My single peony bush is blooming beautifully right now. With so much time being spent at home and looking at my garden, I resolved yesterday to finally get a second and third bush so that my collection of peonies will be expanded - and I will look back fondly at those two new bushes in years to come as my COVID bushes. I have been meaning to get a new bush or two for several years now - and when every year goes by, I am annoyed with myself that I didn't buy the bushes when I thought about it. Peonies take a little while to root and get happy before they start to bloom, so these are not plants for instant gratification - sort of like farming!
I set out yesterday to combine a trip to the local nursery with a short trek through the grocery store. I could have gone to Home Depot or Lowes, which has a good collection of standard plants at reasonable prices, but I didn't want to drive an extra 10 or 12 miles to the ex-burbs, and since I only wanted a plant or two, I didn't mind the 50% mark up of going to the local Bethesda nursery. I was looking forward to the joy of wandering around the nursery for a few minutes, exploring different types and colors of peonies, making my choice and bringing them home to thrive in my little garden.
I arrived at the parking lot and was greeted by someone who explained the rules of engagement to me from behind his mask. I had to wait to be assigned a parking space - Check. I had to wear a mask - Check. I had to stay 6 feet away from everyone - Check. The staff couldn't help me beyond telling me where things were. What? No advice. No suggestions. No communications. Huh? I had to pay with a credit card and I had to follow the rules. Check.
I parked and started looking for peonies. I read the signs. I could find roses and black eyed susans, basil and tomatoes, but no peonies. I walked around. I looked. I even was so bold as to ask someone working there where the peonies were. She gestured to the area I had come from. Eventually I bought three black eyed susans, two basils and three lavenders. I stood dutifully in line 6 feet from everyone. I put my cart on the red spot close to the cashier who is protected behind plexiglass. Then I stepped back to the yellow spot 6 feet away. The young woman wanted to know if I had a frequent rewards account with them. She had to yell at me to make herself clear behind her mask, the plexiglass and me 6 feet away. I paid and left feeling grumpy and without my peonies. I won't return - even though that is the closest nursery.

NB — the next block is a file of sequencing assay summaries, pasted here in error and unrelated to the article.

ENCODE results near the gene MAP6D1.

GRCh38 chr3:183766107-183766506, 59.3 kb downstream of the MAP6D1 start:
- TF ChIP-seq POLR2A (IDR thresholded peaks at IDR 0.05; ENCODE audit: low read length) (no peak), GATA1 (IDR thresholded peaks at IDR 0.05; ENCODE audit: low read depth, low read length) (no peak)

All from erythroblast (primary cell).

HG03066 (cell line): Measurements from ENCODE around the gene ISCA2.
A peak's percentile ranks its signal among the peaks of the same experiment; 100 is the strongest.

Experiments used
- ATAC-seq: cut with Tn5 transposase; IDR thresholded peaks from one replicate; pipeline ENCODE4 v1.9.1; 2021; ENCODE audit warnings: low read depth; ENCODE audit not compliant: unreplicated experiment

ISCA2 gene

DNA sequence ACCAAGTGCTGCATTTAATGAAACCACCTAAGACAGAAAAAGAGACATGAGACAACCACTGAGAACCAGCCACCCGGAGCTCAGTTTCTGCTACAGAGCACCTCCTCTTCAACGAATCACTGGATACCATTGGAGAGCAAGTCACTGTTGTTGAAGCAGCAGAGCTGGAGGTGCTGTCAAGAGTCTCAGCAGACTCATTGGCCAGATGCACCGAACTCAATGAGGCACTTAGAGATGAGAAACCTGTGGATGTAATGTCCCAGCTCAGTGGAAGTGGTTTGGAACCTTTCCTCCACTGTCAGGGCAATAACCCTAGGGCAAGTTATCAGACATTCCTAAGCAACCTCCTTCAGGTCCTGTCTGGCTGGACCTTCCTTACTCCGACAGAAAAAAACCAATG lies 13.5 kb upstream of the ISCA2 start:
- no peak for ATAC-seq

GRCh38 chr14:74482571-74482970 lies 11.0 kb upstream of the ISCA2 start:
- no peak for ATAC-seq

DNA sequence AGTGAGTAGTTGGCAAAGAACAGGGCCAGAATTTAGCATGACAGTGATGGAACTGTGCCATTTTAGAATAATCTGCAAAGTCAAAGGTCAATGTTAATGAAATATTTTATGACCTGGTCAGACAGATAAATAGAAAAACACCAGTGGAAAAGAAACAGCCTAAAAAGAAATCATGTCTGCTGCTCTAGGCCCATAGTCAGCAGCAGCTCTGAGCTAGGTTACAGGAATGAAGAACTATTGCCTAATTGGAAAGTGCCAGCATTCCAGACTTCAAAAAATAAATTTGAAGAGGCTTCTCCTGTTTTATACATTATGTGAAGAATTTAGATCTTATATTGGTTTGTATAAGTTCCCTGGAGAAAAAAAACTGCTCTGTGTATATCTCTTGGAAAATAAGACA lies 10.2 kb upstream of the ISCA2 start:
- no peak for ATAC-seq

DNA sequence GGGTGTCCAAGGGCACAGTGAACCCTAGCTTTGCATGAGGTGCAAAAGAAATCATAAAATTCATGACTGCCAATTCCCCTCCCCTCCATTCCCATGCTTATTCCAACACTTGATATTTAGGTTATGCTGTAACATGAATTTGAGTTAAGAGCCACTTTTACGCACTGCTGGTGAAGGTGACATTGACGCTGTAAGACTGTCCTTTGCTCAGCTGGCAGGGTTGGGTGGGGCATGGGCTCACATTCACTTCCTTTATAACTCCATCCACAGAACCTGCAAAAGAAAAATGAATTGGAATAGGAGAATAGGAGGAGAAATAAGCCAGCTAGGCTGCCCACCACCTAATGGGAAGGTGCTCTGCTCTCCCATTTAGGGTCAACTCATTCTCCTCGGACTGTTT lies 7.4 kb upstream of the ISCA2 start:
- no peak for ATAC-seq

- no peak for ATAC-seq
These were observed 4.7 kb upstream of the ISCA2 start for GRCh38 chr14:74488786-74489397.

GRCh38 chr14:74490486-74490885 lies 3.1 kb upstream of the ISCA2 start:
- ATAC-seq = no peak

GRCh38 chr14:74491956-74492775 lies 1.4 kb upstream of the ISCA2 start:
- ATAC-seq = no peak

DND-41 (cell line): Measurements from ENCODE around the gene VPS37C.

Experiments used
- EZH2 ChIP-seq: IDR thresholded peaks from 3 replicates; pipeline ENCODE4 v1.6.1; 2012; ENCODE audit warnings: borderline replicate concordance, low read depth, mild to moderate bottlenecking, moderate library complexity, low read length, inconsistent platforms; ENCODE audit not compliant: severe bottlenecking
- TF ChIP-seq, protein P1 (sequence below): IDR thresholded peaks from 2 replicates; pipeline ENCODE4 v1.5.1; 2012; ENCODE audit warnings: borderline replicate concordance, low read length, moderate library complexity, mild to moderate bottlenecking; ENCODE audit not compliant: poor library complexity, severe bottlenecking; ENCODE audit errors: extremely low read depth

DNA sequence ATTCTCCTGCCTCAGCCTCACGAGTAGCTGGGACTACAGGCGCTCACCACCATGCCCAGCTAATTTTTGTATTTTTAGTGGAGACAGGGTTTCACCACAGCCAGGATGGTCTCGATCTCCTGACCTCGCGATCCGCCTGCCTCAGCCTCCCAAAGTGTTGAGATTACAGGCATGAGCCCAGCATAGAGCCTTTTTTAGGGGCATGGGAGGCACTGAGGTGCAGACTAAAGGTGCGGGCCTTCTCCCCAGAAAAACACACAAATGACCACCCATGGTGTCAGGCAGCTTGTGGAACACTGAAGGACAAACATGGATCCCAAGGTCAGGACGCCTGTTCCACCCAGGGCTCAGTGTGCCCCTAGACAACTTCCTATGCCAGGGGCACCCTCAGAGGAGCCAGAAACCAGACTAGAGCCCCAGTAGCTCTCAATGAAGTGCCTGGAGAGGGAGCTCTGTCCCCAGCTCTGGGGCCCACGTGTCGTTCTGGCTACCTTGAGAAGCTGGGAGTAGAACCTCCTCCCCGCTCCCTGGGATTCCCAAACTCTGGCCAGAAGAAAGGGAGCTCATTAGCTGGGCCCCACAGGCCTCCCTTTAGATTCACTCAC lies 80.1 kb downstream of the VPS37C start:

I don't object to the rules to keep everyone safe. I don't object to the higher prices at my local plant store. I object to the loss of service that the COVID compliance is bringing to us unnecessarily. There was no reason why there couldn't have been someone at that store who walked over to the right section with me and showed me the peonies. Instead, I was warned at the entrance that there would be no help and only vague directions. At least I was on notice. I will go to Lowes next time which has the same plants at half the price and I will serve myself. I will find cashiers who are protected but at least audible.
So what does this mean to the American economy and more importantly to real estate? Well, I think we are going to go through another transition in the work force like we did in 2008 when a lot of jobs went away and never came back. My local garden store will discover that it doesn't need roving gardener clerks in its plant store knowledgeable about the stock to help people choose the perfect plant for a particular spot in their garden. They can make do like Lowes and Home Depot do now. We will grumble and wonder why we bother going to stores at all now when we can stay home and shop from a glossy catalogue that explains everything we need to know about the plant and will ship them right to our front door. No need to go out to the store, wander about looking for a plant that isn't in stock, bringing others home and dirtying the car and then having to lug them into the house. Let Amazon or UPS do that heavy lifting. With that momentum, not only do the jobs go away but the businesses too.
It is the value proposition of knowledge and service that keeps a business going. It is the confidence that consumers have in a business - that their questions will be answered and their concerns recognized, that their needs will be met, and that they will walk away better for the engagement - that keeps them coming back to a business.
That knowledge and service joyfully given is what keeps the pipeline full for successful realtors. It is what separates them from limited service realtors and rebate based agents. If we don't continue to provide that knowledge and service, we will disappear just like all those stores on Main Street that let their values drop and were beat out by the cheap competition.
I will let you know when I get my peonies!